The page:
Shandong Culture

Art Special: Spiritual quest

By Wang Qian (China Daily) Updated: 2014-07-09

Nearly blind, Buddhist master Hsing Yun continues to create calligraphy that inspires, reports Wang Qian.

A month-long exhibition of one-stroke calligraphy works by Buddhist master Hsing Yun at Shandong Provincial Museum attracted disciples, art enthusiasts and collectors from across the country.

The exhibition from June 8 to July 6 displayed more than 100 fine Chinese calligraphy works, scripts and pictures from Hsing Yun, founder of Taiwan's influential Fo Guang Shan Temple.

Hsing Yun was born in 1927 in Jiangsu province. His original name is Li Guoshen.

He devoted his life to spreading humanistic Buddhism, which emphasizes on the integration of spiritual practices in people's daily lives and aims to promote peace and harmony among all human beings.

He has established more than 200 Buddhist temples across the world including the Fo Guang Shan Temple built in 1967.

Suffering from diabetes for more than 40 years, retinal detachment and other eye conditions, Hsing Yun can barely see.

But he continues creating calligraphy by using his shaking hands in a distinctive one-stroke calligraphy style.

The one-stroke calligraphy style means that every work is done in one swift brushstroke. A pause makes it difficult to continue to the next character due to Hsing Yun's poor eyesight.

Traditional calligraphic theories and techniques are not applicable when viewing Hsing Yun's works.

His works are considered rich in Buddhist thought. They bring viewers in touch with the great mind of a Buddhist master, as well as his blessings and teaching.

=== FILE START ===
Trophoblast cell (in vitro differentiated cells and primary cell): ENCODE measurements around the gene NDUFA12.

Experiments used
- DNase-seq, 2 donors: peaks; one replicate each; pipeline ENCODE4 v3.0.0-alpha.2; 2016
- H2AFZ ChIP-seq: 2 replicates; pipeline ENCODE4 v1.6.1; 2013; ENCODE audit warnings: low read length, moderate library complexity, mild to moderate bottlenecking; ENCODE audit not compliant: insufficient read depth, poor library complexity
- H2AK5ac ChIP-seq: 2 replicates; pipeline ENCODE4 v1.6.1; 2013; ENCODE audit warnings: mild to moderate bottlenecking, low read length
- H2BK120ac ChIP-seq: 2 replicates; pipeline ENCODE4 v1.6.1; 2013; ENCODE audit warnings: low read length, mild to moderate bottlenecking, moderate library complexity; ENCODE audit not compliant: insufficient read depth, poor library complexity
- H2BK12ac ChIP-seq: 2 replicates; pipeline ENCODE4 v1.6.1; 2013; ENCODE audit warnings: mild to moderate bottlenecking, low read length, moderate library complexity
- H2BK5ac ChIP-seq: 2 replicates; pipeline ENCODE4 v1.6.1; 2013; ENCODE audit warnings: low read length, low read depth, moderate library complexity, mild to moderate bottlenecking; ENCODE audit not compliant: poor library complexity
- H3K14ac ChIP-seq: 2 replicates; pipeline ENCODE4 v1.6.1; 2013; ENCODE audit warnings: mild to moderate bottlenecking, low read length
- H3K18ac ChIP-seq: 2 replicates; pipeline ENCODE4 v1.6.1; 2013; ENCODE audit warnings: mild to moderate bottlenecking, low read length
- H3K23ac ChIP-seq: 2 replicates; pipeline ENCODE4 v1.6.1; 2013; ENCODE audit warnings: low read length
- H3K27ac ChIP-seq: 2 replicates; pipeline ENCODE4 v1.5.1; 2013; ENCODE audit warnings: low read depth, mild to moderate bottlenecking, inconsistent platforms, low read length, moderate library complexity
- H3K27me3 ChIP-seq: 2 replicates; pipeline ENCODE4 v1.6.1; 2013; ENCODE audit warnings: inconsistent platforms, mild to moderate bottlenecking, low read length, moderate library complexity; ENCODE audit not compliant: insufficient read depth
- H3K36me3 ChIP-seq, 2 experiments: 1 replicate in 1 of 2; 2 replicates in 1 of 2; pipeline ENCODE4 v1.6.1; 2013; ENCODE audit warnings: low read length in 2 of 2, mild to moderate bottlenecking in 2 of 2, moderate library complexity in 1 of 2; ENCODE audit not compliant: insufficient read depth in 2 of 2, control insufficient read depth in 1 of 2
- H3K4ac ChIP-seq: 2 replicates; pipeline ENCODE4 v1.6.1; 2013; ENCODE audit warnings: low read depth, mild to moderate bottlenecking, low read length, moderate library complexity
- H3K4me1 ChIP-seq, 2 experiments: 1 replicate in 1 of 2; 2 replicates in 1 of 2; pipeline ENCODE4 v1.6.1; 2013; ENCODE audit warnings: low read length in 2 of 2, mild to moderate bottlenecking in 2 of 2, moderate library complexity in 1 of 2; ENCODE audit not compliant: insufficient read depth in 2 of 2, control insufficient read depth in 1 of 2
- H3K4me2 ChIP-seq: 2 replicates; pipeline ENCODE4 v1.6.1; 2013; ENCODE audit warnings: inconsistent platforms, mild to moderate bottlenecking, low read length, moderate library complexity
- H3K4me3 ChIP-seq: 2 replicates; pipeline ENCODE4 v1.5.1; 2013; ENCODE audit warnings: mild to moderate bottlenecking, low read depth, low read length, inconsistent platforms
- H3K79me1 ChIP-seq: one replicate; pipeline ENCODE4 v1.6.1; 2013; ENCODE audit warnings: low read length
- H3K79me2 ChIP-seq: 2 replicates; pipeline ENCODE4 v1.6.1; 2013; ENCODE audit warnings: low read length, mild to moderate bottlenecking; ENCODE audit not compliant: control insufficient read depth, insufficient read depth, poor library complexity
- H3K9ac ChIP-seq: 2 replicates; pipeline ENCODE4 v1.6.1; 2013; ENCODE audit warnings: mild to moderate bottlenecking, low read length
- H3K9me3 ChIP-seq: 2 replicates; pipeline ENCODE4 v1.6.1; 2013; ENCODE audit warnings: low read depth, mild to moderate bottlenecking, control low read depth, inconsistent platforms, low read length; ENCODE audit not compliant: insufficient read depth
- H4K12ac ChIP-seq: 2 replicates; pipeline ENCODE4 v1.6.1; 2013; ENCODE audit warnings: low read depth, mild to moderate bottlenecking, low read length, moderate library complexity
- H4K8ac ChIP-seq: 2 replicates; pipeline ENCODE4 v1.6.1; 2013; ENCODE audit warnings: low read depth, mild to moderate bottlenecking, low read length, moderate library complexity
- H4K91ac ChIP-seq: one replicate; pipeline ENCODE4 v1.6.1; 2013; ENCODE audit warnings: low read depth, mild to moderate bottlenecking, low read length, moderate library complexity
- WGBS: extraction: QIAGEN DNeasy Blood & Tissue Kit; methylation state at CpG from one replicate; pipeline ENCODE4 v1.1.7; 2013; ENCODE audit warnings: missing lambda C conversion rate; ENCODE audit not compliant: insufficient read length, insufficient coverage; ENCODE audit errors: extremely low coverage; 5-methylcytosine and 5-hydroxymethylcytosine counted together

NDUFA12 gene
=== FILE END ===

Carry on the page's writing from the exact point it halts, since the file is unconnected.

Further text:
"The show provides us a rare chance to feel the Buddhist master's reflections on life and the spiritual inspiration in his unique artwork," Yan Shiyuan, head of Shandong United Front Work Department, said at the exhibition's opening ceremony.

"I hope it can also build a cultural exchange and cooperation platform between Shandong and Taiwan," he added.

Hsing Yun, present at the opening ceremony of the exhibition, donated one of his writings to the Shandong Provincial Museum.

"Shandong is the hometown of Confucius, whose thought is a key part of traditional Chinese culture. Confucian creeds have inspired me since I was a child," Hsing Yun said.

Hsing Yun has donated about $1 million since 2008 to establish a public education trust fund.

The fund supports charity programs by using the income he receives from his artworks.

His finest works have toured the United States, China and Europe to help sustain the charitable endeavors.

On the Chinese mainland, Hsing Yun's calligraphy exhibitions have been held in more than 10 cities including Beijing, Tianjin and Hainan.

In 2013, he won the You Bring Charm to the World Award sponsored by a dozen Chinese media to honor those who have great influence and make outstanding contributions to Chinese communities.

Contact the writer at

 Art Special: Spiritual quest

Locals practice Hsing Yun's style at the Shandong Provincial Museum. Ju Chuanjiang for China Daily

 Art Special: Spiritual quest

Although Hsing Yun can barely see, he continues creating calligraphy by using his shaking hands in a distinctive one-stroke calligraphy style. Provided to China Daily

Art Special: Spiritual quest

(China Daily 07/09/2014 page7)